Monthly Archives: February 2024

Solitude and Soul Union: the Seraphic Friendship of John Evelyn and Margaret Godolphin

by Barbara Taylor (Queen Mary, University of London) What is solitude? The question tends to stop people in their tracks. The commonsense definition – an absence of other people – clearly won’t do, first because one can be wrong about this, that is be in the presence of others when one thinks one isn’t, but also because being with others is for many people the most solitary condition of all. Isolation, seclusion, privacy: none of these are solitude, although some may be preconditions for it. Sometimes aloneness is lonely – for some people unbearably lonely: ‘Solitude,’ the poet John Donne wrote after a period of confinement with illness, ‘is a torment which is not threatened in hell it selfe’. For other people – especially but not exclusively religious solitaries – solitude is a privileged site of intimate connection, an always-accompanied condition. ‘Never less alone than when alone’; ‘[nothing] so companionable as solitude’; ‘Alone in a crowd’; ‘solitude is best society’…The famous epigrams say it all; the language of solitude is crammed with such paradoxes. Solitude is a human eternal that is nonetheless historical, its meanings and valuations varying over time. Its history is one of controversy: from antiquity on people […]

E.P. Thompson Centenary

by the Past & Present editorial team Saturday 3rd February 2024 was the 100th anniversary of the birth of Edward Palmer Thompson (best known by his publication initials E.P.). E.P. Thompson was a key member of the Communist Party Historians Group out of which Past & Present emerged. However, he is widely remembered today for his pioneering approach and significant contribution to the study of social history, exemplified by the work The Making of the English Working Class, as well as his trenchant interventions in the fields of historiography and politics. Between the 1960s and the 1990s Thompson published three articles in Past & Present. The first of which “Time, Work Discipline and Industrial Capitalism” (No. 38, 1967) is according to Altmetrics the “most citied” in the history of the journal. In honour of Thompson’s centenary our publisher Oxford University press has made his three articles for the journal free to read for the next fortnight: *“Time, Work Discipline, and Industrial Capitalism”, Past & Present, Volume 38, Issue 1, December 1967, Pages 56–97 *“The Moral Economy of the English Crowd in the Eighteenth Century”, Past & Present, Volume 50, Issue 1, February 1971, Pages 76–136 *”Hunting the Jacobin Fox”, Past […]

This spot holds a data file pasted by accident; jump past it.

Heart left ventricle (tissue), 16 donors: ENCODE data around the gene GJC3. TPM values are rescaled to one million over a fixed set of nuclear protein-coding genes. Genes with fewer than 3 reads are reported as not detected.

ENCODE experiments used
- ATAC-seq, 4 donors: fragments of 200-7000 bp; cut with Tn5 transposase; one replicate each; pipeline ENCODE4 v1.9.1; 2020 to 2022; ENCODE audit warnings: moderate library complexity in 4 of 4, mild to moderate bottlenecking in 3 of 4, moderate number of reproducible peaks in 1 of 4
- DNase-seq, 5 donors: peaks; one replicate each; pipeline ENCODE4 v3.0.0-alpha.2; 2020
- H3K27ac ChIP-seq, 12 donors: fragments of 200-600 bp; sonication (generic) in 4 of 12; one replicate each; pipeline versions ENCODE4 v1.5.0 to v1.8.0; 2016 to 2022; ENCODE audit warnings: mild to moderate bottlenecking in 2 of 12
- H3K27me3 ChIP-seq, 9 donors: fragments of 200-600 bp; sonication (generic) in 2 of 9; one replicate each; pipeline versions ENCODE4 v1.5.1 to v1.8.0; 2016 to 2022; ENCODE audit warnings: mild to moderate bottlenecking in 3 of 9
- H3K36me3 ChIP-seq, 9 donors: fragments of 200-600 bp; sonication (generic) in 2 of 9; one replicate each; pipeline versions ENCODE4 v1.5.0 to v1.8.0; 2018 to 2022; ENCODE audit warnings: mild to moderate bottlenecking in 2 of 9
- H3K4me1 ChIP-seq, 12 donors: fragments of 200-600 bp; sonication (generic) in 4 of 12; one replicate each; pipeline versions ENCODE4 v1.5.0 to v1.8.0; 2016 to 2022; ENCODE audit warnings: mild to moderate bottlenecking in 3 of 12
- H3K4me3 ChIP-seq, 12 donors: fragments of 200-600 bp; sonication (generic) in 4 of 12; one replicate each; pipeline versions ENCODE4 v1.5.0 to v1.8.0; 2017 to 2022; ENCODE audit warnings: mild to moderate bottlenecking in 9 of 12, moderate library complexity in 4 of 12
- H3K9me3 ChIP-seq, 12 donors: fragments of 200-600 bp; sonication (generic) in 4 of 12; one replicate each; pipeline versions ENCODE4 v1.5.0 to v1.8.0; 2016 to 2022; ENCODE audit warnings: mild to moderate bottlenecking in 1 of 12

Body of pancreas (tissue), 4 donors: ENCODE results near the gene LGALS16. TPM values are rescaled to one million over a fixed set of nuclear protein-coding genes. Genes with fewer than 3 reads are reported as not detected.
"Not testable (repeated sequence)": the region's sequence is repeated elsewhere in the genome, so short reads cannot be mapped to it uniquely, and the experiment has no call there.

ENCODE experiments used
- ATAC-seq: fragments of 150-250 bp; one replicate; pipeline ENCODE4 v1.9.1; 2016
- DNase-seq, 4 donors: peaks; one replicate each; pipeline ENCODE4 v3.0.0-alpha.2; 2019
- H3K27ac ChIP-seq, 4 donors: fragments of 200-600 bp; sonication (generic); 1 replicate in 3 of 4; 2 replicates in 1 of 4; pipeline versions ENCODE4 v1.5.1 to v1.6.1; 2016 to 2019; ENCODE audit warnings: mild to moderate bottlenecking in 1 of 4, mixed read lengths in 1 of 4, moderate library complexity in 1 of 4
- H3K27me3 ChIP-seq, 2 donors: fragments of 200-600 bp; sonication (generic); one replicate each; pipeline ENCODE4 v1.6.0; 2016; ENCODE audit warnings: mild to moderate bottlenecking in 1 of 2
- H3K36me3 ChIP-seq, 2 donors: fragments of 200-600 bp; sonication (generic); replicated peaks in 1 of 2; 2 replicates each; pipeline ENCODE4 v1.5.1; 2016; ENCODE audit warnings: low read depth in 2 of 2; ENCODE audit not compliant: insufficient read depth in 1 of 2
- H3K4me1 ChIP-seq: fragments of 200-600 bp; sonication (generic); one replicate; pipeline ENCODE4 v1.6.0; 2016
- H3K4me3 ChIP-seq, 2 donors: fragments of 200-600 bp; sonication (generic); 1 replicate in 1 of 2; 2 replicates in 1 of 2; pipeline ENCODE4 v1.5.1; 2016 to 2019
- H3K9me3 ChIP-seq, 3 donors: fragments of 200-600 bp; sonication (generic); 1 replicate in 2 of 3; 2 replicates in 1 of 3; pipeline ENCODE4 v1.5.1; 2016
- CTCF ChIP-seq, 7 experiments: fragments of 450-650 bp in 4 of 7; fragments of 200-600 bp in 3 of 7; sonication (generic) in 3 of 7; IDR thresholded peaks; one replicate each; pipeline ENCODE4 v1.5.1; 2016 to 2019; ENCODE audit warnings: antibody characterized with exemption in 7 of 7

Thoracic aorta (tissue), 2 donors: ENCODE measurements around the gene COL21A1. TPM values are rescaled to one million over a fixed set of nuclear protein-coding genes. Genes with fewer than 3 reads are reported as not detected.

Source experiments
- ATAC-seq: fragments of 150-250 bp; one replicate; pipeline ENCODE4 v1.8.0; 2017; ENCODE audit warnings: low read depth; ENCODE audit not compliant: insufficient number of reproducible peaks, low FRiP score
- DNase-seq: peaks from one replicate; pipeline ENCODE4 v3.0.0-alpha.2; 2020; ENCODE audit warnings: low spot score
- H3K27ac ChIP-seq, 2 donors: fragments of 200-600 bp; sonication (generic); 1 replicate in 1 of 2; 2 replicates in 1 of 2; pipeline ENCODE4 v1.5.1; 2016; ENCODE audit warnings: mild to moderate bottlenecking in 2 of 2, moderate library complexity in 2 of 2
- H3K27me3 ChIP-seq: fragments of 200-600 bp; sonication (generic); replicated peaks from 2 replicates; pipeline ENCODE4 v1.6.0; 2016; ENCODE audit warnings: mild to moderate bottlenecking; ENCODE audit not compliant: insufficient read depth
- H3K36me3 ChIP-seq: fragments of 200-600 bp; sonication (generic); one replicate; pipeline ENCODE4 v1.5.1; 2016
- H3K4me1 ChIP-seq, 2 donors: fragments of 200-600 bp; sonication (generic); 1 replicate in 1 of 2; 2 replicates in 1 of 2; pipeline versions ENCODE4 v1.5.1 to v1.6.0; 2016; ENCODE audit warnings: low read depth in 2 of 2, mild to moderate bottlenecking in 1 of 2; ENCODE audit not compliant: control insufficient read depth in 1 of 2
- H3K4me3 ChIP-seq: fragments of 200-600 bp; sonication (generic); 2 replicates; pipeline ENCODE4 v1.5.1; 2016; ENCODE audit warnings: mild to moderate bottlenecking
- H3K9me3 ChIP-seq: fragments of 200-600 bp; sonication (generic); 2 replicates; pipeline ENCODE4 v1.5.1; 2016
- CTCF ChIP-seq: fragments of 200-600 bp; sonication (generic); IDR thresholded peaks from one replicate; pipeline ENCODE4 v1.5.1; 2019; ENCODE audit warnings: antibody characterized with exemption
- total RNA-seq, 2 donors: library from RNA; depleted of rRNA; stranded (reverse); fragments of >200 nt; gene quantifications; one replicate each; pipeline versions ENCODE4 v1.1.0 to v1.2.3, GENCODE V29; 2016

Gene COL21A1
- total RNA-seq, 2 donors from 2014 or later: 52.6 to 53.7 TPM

Germs of doubt

by Will Pooley (University of Bristol) Where did “Doubt and the dislocation of magic: France, 1790–1940” my piece in Past & Present No. 262 come from? All origin stories are, of course, excuses. Historians are no more immune than anyone else from inventing their own pasts to suit the present. After all, historical fictions are fun. So let me tell it like this: I wanted the piece to do what the Wild on Collective have called ‘historically grounded theory’. I wanted to take seriously the possibility of ‘alternative epistemological inquiries, orientations, or starting points’. Historians are not passive consumers of ‘theory’: we have a record of proposing theoretical categories that are applied in other fields, too: ‘emotives’, ‘moral economy’, ‘critical fabulation’. I did not want to take a set of existing theories and applying them to an example, but wanted to ask how historical evidence challenges historians to – perhaps – rethink categories that appear commonsensical. What does it mean to say that people in the past ‘believed’ something? Is ‘belief’ really what the sources convey? And how do historians think about what the sources habitually omit, mischaracterise, or misunderstand? So, the truth is that I started with the category […]

How can we best use sound to support access to heritage?

by Suzie Cloves (Manchester Metropolitan University) As part of Disability History Month 2023, Past and Present funded an event designed to answer “How can we best use sound to support access to heritage?”. This was hosted by Manchester Centre for Public Histories + Heritage (MCPHH) and its aim was to generate practical ideas that would encourage thoughtful use of sound to support access to heritage. The discussion was recorded so it could be shared as a freely available podcast and transcript, which you can find on the MCPHH blog. “I believe that our futures are defined by the elements of our past that we choose to preserve, display, destroy or keep hidden. So I view heritage as a sort of public vocabulary for defining our identities and perpetuating our values. All the different elements of heritage – be that a shoebox of letters, or a meeting place, or a memory, or a tune – are potential parts of an ongoing conversation about what matters and where we’re going next. If any one of us is excluded from that conversation, we are excluded from exploring our identity, finding our connection to community, and from defining how we’re treated in the future. This […]